All things consider, teaching through the pandemic “has really taken an Herculean effort to get these schools to shift this way,” Jennings added. “We haven’t done a good enough job of preparing for another shutdown or continued shutdown. And at the same time we haven’t done a good enough job managing the coronavirus.”
‘Reckless and unsafe reopening of public school campuses’
President Donald Trump and Education Secretary Betsy DeVos are pressuring schools to reopen, with Trump tweeting things like how distance learning is “TERRIBLE” compared to in-person classes and DeVos asserting on CNN that “kids need to be back in school and school leaders across the country need to be making plans to do just that.”
But safely reopening schools amid a pandemic is easier said than done.
First, implementing safety measures like social distancing and buying enough items like plexiglass and cleaning supplies and COVID-19 test kits is difficult when schools can’t afford the extra measures.
The American Federation of Teachers (AFT), the second largest union in the country, recently released a study detailing how unless preK-12 schools receive more funding, they would be unable to equip schools with safety measures and the risk of job losses would increase.
“Absent a federal lifeline, the growing state and local education budget gap would result in a total of 1,356,000 job losses—1 million in preK-12 and 400,000 in higher education, about 432,000 more than have been lost to date,” the report stated.
The AFT on Monday also sued Florida Governor Ron DeSantis, Commissioner Richard Corcoran, the Florida Department of Education, the Florida State Board of Education and the Miami-Dade County Mayor Carlos Gimenez to “stop the reckless and unsafe reopening of public school campuses as coronavirus infections surge statewide.” Florida is a worsening coronavirus hotspot.
“It’s crazy that the pandemic was the reason we finally had no school shooting for a year,” Kelly Walker, a seventh grade english and language arts teacher in Queens, told Yahoo Finance. At the same time, listening to the news about schools reopening even as the coronavirus continues to spread, Walker added: “I’ve had thoughts of, ‘Wow, am I going to die because I’m a teacher?’”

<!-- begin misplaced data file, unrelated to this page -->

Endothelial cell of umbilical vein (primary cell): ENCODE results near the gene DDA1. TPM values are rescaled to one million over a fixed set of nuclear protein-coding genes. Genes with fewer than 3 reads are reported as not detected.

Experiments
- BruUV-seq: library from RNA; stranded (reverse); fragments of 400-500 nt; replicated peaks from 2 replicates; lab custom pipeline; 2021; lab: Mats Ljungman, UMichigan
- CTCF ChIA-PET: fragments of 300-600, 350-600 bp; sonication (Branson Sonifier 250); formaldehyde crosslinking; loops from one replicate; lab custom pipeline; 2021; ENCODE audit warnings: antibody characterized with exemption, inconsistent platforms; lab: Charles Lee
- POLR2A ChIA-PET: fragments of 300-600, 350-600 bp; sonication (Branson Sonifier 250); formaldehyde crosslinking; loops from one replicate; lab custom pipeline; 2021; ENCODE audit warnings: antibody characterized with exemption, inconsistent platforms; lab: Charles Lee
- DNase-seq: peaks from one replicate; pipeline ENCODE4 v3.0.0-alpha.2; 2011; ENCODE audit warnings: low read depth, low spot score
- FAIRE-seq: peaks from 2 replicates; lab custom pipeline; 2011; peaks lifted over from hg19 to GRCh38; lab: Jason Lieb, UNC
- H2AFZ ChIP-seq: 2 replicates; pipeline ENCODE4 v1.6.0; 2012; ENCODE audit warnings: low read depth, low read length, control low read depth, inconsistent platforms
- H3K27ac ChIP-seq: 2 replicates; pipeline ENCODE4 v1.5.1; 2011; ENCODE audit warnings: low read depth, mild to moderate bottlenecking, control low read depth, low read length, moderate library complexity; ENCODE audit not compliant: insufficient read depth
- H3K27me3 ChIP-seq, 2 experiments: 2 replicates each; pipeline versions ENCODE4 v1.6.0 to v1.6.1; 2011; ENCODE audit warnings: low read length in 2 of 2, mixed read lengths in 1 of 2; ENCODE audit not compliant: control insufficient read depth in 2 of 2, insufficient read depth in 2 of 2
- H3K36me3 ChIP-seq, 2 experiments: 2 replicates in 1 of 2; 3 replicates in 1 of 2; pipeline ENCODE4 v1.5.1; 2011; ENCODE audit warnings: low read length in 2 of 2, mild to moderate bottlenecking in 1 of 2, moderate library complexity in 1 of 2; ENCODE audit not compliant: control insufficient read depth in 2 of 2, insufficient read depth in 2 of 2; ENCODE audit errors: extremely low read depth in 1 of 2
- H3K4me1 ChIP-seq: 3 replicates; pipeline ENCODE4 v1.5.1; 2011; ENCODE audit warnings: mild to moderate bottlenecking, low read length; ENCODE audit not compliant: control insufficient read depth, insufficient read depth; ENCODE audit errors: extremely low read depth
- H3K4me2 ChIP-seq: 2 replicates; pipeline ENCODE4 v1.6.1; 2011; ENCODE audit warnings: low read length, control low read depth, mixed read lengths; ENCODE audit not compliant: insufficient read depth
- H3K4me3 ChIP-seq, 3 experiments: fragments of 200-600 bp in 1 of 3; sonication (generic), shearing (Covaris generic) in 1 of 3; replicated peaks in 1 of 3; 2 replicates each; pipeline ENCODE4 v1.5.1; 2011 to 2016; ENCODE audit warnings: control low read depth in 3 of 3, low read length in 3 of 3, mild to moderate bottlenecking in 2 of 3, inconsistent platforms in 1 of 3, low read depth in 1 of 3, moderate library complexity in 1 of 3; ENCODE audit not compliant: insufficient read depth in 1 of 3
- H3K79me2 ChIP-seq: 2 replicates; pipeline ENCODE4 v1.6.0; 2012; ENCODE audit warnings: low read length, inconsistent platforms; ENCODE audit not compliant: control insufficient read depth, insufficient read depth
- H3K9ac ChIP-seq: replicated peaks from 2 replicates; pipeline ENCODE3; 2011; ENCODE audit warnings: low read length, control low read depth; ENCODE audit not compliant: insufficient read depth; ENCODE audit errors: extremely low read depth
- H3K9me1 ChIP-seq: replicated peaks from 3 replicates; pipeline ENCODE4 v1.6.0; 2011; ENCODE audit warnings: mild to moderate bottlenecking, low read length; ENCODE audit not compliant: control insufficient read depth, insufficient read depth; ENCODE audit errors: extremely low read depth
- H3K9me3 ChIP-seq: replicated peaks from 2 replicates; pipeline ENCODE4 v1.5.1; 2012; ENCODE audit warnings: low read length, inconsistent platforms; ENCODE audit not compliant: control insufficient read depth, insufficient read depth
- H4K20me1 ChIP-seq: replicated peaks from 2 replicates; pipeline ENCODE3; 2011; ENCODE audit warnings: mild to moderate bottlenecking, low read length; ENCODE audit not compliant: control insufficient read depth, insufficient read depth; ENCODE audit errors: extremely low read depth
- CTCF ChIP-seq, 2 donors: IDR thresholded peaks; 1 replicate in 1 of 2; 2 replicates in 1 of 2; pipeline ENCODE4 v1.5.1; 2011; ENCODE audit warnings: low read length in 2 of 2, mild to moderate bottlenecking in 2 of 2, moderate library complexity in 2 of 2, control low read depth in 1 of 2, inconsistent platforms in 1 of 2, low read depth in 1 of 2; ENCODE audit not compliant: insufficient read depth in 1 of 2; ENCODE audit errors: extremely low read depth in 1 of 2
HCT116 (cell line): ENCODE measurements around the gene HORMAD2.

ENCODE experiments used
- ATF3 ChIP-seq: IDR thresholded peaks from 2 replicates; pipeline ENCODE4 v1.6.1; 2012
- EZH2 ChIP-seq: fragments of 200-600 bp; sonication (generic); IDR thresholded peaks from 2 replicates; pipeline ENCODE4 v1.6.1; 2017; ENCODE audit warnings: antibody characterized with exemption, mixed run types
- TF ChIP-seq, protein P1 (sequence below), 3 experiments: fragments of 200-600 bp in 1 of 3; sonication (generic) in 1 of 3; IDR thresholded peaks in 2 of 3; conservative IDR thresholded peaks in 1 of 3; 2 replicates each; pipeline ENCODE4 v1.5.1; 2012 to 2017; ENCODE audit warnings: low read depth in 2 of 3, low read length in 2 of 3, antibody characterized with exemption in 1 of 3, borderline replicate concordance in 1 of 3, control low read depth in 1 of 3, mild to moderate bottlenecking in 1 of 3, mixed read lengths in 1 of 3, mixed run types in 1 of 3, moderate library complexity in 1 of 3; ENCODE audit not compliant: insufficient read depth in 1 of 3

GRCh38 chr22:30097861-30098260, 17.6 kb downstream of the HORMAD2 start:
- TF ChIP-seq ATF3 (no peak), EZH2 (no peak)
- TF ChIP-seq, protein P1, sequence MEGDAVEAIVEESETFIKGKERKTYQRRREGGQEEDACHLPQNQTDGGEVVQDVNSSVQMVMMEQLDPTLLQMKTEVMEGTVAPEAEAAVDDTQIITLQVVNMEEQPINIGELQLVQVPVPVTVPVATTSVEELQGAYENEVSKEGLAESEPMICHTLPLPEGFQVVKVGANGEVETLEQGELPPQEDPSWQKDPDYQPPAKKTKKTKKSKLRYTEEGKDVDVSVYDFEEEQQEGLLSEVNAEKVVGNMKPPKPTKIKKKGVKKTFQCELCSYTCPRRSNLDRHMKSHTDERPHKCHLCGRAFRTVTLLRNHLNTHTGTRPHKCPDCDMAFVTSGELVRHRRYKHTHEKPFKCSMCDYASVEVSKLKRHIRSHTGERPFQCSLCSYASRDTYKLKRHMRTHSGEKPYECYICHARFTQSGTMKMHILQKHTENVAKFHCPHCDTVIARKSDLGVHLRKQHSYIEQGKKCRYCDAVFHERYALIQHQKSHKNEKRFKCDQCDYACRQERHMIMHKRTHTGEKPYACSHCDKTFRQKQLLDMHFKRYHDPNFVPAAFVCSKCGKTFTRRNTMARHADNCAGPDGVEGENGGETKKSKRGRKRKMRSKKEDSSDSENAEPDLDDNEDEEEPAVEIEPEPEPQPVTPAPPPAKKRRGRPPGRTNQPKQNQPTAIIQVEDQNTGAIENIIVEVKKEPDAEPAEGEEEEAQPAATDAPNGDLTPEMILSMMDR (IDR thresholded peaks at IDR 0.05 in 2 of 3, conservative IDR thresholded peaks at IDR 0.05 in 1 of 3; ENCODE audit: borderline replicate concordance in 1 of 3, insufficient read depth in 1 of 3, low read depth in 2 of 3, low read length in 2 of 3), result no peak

‘Exposing the cracks in a lot of our systems’
For Jennings, who has a forthcoming book coming out on teachers and burnout, this pandemic could also be the opportunity to institute transformational change in the school systems across the country.
“The whole system has been oppressing teachers from the very beginning,” she said. “So the intention of my book is to help teachers see how the system was created and why it operates the way it does and why it’s so archaic.”
After working as a teacher since 1979, Jennings found that one of the main reasons why this current system is so stressful on teachers is that the U.S. education system is an outdated by-product of the industrial revolution.
“What’s happening in so many ways is this pandemic is exposing the cracks in a lot of our systems,” she said. “Teachers were already stressed out to the max before this happened… You can barely pay off your student loans when you get out with the salary you make as a teacher. So the number of people going into education has been declining, and there’s a growing teacher shortage.”
Aarthi Swaminathan and Reggie Wade are reporters for Yahoo Finance.